We know who you are and what you did
Bezirk Charlottenburg-Wilmersdorf, Germany
Its hard to reconcile that nearly 30 years ago this city was two cities East and West Berlin. Today we are headed to the epicentre of control in East Berlin the Stasi Museum. We decided to walk to the museum, as it didn't look that far away, but it was in the end.
Our journey started at Alexander Platz where the huge Telekom tower can see all Berlin. The tower was intended as both a symbol of communist power and of Berlin. It is easily visible throughout the central and some suburban districts of Berlin. With its height of 368 metres it is the tallest structure in Germany, and the second tallest structure in the European Union. We used this tower as a navigation aid as it was only a short distance from our apartment.
We headed down Karl Marx Avenue which is a monumental boulevard built by the East Germans between 1949 to 1961.The Avenue is 89 metres wide and nearly two kilometers long, and lined with monumental eight-storey buildings and the facades are covered by cream tiles. Legend has it that that during the time of the GDR the road had acquired the nickname "Stalin's bathroom" due to the buildings' cream tiled facades. Our taxi driver informed us that these apartments had become quite trendy for modern day Berliners and rents have climbed to an average E1000 per month, which is well above the city average.
Navigation in the northern hemisphere conspired against us again; with left being right and the tall buildings obscuring the sun it was difficult to gain our bearings. A kind passerby advised us the catch the train, but we decided to walk on but soon gave up and caught the UBahn to the museum.
We hopped on the UBahn and I found a woman who was taking her cat for a train ride in the most unusual cat carrier I've ever seen. The carrier had a plastic bubble for puss to look out. The cat was a Devon Rex and looked quite comfortable, I can't see any of the cats I've had being as compliant.
The Stasi Museum in the former Stasi headquarters is a particularly sever example of the already severe East German architecture. The architect clearly hated life. The Stasi probably carried out the normal activities of an intelligence gathering service but their real claim to fame is the enormous scale of surveillance on the ordinary citizens of East Germany. The Stasi had 91,000 full time employees and several times that number of unpaid operatives. It was like a sinister version of neighbourhood watch. They seem to have victimised people for minor deviations from their idea of normal and for anyone who criticised the system.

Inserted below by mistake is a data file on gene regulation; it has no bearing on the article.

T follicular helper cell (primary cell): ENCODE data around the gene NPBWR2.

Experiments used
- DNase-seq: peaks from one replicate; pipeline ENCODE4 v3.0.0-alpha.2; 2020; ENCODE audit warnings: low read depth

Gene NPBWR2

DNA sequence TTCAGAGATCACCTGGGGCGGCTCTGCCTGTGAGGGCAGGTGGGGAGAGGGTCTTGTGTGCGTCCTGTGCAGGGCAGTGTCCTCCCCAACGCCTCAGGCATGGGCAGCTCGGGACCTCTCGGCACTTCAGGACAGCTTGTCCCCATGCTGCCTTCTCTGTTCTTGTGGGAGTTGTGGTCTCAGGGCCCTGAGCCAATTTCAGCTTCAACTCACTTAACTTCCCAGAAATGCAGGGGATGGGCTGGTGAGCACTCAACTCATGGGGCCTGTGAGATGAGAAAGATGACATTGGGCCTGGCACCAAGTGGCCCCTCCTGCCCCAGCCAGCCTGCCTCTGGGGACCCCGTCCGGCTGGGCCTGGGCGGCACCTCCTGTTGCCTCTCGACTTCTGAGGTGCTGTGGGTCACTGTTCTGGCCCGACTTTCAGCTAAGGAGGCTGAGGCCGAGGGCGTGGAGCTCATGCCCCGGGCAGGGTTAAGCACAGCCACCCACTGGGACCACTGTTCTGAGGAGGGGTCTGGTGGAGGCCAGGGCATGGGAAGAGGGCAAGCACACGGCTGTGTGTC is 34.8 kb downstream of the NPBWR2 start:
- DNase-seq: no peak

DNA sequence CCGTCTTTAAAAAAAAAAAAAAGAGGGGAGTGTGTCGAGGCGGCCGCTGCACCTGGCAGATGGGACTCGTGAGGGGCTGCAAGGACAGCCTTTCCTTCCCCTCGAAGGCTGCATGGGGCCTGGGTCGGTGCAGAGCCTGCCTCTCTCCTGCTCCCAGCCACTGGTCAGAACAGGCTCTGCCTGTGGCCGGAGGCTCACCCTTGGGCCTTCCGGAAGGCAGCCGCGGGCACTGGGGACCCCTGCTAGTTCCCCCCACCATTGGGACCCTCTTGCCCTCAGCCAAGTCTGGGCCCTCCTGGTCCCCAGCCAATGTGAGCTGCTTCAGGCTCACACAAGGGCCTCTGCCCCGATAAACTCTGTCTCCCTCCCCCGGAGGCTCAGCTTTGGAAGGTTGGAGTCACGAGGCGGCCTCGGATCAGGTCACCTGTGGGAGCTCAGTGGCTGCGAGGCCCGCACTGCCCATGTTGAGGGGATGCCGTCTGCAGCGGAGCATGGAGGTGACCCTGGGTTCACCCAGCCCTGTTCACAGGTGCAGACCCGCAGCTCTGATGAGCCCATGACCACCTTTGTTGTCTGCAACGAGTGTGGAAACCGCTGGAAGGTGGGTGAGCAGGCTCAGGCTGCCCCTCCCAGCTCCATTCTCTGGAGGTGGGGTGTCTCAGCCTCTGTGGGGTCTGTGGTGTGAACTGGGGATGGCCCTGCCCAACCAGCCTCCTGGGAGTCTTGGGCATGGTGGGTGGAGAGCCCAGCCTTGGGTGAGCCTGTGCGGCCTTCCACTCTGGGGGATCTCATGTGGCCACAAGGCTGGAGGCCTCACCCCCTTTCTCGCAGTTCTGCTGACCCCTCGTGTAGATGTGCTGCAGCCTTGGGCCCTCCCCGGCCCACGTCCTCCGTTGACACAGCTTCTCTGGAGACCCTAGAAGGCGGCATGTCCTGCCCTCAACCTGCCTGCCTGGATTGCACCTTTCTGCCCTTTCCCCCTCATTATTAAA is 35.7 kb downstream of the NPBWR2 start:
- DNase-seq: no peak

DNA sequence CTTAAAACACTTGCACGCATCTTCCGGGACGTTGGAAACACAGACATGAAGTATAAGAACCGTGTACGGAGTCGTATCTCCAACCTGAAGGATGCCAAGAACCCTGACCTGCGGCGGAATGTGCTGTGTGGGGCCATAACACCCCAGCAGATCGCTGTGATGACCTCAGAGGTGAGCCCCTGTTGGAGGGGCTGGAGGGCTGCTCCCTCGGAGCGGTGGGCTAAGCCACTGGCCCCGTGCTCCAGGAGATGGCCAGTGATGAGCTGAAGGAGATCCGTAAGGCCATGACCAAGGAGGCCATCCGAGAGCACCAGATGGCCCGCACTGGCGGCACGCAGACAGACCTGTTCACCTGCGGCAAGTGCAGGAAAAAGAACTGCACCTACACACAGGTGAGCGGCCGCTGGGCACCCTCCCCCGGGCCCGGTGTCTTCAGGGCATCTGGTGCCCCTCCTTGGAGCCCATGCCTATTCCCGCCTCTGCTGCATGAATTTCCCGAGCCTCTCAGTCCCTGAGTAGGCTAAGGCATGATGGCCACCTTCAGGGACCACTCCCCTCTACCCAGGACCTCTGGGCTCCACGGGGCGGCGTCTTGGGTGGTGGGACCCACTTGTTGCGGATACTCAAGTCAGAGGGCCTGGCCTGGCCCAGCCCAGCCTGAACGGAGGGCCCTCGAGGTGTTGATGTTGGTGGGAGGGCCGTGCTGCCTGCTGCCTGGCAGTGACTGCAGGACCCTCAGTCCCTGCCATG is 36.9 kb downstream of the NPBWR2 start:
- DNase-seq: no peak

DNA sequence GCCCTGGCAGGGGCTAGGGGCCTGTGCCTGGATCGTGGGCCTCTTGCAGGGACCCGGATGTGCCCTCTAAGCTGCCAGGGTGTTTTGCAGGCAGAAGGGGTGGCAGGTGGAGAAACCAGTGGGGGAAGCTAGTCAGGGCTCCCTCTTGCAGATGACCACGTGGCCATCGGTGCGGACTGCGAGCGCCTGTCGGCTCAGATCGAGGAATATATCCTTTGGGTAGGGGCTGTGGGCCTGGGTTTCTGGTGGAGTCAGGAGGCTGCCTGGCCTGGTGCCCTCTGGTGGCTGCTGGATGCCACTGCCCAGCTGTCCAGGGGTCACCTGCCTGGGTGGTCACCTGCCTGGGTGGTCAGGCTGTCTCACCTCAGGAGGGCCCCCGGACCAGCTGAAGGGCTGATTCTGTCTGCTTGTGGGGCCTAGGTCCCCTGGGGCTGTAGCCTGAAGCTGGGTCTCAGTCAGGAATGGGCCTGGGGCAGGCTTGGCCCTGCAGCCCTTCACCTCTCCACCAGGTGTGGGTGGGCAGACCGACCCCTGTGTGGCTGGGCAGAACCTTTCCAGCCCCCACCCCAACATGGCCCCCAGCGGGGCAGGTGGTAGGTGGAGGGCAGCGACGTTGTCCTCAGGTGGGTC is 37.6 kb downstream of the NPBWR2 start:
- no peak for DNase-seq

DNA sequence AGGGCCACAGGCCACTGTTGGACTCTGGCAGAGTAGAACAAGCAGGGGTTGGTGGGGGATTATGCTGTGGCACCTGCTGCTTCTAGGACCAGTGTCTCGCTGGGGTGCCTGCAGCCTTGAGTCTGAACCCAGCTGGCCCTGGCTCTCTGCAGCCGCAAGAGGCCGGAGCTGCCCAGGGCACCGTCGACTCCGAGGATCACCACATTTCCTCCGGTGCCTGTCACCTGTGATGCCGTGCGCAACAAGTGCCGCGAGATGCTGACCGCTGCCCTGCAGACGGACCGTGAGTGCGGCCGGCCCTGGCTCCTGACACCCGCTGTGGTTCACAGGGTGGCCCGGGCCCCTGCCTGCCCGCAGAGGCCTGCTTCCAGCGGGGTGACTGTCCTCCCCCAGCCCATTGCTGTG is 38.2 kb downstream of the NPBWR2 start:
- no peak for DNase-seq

The museum featured dozens of surveillance devices and hidden cameras. In recent times as people have renovated their homes they have found microphones in the walls, ironically using western technology like Duracel batteries and West German cameras. They used childish character assassinations like sending subscriptions to pornographic magazines to shame people they didn't like.
As the regime needed hard currencies in it's the last years they sold jailed dissidents to the West Germans, it is estimated they made 3.8 billion marks from this activity.
In 1989 when the Stasi headquarters was thrown open leading Stasi officers were found to have gold and jewellery which had been confiscated from people who were trying to leave the country. The administration offices are much as they were left. One is reminded of the "banality of evil" as the offices could have easily been mistaken as greeting card manufacturer. The torture, misery and death was ordered from these banal offices, just like the Nazis.
After a couple of hours Tess and Rob had made their own way for their own adventure. You can only have so much time with a totalitarian regime in one day so I had to pull Greg away from the museum. So now what?
We had passed a museum two days earlier in Die Mitte called Knoblauchhaus which is a museum devoted to the Biedermeier era in Berlin. The museum was the former residence of the Knoblauch family and is one of the few remaining 18th century town houses in Berlin. The museum provides an example of the life of this well-to-do family as well as information about the architecture, economy, culture, social life and excellent examples of furniture from the Biedermeier era.
It was an interesting visit but I put up the white flag and told Greg its "wine o'clock," so we headed back to our apartment for our last meal there gathering provisions on the way.